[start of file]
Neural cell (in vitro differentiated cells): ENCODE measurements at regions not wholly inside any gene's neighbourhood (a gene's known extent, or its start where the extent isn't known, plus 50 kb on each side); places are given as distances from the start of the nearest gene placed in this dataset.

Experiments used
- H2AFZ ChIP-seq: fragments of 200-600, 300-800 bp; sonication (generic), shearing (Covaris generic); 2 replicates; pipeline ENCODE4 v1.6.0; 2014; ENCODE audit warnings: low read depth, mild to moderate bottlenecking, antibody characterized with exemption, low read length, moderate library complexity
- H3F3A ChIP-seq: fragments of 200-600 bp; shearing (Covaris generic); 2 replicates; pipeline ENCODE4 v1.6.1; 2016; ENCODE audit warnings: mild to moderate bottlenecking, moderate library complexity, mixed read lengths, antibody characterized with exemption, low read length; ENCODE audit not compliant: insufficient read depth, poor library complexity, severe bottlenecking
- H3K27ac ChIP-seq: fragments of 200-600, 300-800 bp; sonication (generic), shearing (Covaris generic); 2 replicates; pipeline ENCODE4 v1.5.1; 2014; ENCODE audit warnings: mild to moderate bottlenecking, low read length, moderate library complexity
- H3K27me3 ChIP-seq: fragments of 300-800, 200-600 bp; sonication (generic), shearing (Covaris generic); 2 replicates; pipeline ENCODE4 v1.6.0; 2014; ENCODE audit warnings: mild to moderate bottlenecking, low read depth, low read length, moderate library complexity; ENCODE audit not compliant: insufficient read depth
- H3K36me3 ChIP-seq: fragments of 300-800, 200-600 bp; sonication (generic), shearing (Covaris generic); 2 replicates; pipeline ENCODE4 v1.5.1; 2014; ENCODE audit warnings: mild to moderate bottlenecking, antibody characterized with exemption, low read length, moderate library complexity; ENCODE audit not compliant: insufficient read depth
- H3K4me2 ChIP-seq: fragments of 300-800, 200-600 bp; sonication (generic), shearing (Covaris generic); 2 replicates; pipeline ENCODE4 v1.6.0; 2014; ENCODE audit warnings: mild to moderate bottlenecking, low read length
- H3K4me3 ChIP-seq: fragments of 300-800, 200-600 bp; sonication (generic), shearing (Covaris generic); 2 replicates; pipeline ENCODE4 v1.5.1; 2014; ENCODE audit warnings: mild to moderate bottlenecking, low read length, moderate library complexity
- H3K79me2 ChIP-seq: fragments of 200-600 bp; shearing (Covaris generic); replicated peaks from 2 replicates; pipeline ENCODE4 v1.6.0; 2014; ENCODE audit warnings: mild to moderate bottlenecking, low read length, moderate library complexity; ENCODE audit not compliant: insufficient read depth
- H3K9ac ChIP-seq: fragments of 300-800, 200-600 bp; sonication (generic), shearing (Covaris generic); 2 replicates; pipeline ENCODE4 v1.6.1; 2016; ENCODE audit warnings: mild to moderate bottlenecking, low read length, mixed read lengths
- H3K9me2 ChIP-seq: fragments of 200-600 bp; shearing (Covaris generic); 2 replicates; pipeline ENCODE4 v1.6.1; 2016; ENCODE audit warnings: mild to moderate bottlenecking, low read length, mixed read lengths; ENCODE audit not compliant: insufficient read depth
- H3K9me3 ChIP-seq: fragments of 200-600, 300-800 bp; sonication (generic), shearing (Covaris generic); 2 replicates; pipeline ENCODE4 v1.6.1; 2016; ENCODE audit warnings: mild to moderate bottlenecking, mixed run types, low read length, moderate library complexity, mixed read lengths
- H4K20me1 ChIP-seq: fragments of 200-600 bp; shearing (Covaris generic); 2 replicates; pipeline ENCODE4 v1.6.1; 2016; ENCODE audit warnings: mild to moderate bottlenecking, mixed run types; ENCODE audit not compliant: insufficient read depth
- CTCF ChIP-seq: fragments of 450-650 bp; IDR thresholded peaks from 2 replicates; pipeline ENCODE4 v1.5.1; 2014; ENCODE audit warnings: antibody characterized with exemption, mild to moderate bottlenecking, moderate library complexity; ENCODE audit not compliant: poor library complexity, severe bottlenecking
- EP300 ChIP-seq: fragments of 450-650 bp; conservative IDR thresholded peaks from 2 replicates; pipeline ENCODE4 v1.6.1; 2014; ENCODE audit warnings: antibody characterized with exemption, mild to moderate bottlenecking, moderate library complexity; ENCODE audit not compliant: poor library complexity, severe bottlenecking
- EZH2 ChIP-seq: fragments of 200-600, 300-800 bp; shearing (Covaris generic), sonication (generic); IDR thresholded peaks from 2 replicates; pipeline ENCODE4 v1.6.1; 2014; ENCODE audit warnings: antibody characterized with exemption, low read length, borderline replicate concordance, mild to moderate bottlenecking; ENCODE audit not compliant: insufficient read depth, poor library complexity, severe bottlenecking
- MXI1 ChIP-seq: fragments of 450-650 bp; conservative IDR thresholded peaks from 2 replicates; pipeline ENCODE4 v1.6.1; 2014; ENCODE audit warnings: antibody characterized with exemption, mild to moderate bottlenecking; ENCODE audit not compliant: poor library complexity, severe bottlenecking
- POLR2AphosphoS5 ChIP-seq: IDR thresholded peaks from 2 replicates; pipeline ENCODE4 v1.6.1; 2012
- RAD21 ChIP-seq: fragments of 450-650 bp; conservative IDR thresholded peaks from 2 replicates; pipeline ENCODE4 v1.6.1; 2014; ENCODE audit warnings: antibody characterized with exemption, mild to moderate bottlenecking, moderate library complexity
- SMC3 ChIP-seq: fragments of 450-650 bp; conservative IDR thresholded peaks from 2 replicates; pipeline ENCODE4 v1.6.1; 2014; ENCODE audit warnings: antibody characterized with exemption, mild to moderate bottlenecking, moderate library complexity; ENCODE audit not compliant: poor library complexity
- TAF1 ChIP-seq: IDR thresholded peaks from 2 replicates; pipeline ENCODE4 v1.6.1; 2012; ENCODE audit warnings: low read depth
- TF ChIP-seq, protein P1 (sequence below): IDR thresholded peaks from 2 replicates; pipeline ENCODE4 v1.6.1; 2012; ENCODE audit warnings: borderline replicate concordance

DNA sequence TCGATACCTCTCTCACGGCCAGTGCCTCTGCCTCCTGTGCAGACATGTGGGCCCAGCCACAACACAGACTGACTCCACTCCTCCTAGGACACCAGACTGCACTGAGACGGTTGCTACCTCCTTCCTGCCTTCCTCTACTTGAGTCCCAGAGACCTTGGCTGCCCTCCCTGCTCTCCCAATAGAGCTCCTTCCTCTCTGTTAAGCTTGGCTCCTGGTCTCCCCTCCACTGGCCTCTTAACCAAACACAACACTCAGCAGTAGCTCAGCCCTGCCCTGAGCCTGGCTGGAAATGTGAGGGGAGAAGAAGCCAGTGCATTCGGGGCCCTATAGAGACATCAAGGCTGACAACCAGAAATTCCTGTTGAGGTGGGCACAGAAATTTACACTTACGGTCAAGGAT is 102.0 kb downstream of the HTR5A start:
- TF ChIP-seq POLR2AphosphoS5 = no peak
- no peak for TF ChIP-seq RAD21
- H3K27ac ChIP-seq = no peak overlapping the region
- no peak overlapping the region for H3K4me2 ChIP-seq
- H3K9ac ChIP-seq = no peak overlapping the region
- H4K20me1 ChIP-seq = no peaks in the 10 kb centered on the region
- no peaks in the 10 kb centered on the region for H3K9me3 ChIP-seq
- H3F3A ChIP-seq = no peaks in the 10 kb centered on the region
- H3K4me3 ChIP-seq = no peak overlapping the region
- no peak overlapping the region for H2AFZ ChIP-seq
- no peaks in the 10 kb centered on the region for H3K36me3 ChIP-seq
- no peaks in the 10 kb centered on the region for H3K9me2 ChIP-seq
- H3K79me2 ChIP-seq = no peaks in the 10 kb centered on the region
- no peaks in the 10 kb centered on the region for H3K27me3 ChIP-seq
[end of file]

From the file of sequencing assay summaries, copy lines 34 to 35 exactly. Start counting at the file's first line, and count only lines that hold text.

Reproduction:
- no peak overlapping the region for H2AFZ ChIP-seq
- no peaks in the 10 kb centered on the region for H3K36me3 ChIP-seq